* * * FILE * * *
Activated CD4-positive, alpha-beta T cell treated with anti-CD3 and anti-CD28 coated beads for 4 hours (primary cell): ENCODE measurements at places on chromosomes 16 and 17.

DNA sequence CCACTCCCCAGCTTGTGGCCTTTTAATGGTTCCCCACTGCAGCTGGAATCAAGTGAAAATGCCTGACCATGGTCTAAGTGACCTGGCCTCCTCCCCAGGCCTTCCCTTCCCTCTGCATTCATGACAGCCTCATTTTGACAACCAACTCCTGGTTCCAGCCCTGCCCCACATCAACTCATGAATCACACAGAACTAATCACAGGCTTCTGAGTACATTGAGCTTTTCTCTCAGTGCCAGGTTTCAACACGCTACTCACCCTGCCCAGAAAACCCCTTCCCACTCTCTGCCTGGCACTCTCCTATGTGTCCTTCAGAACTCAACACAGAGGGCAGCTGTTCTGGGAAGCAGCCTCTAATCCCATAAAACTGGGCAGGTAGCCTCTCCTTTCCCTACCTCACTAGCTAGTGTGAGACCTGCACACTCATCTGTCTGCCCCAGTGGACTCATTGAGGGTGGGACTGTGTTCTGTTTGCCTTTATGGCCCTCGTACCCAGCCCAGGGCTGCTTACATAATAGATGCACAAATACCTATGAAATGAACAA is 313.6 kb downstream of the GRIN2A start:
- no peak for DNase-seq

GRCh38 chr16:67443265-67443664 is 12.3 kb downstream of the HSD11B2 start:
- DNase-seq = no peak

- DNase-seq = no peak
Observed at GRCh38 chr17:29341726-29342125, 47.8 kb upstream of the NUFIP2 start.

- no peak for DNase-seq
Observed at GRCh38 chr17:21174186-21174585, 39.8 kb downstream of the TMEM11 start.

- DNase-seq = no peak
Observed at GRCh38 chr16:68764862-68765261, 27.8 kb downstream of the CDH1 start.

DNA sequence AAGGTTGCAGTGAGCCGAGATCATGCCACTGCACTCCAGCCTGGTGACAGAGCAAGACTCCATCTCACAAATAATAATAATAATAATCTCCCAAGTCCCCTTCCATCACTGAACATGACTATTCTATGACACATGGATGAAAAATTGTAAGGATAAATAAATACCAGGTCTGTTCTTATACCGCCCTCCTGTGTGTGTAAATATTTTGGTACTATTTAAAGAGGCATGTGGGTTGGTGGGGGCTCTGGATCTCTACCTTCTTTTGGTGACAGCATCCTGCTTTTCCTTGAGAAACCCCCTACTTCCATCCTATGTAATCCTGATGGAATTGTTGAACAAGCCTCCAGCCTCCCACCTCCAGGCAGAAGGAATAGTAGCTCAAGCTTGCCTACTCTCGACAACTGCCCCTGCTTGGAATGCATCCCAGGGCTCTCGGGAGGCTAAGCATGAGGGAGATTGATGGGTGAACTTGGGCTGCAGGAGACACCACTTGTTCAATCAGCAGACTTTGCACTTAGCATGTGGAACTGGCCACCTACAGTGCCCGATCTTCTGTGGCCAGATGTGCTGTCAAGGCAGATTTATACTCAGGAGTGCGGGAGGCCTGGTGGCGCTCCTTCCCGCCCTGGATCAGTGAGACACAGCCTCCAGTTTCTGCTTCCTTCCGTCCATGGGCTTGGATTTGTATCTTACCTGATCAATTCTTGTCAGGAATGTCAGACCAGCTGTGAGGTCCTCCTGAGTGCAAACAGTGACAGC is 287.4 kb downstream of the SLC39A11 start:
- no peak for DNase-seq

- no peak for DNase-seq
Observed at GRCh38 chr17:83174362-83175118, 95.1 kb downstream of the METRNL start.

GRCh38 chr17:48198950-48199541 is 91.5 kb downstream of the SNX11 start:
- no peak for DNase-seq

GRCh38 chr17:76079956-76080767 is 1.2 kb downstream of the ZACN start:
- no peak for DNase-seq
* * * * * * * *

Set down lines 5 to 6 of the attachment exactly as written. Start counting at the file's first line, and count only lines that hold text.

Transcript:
- DNase-seq = no peak

- DNase-seq = no peak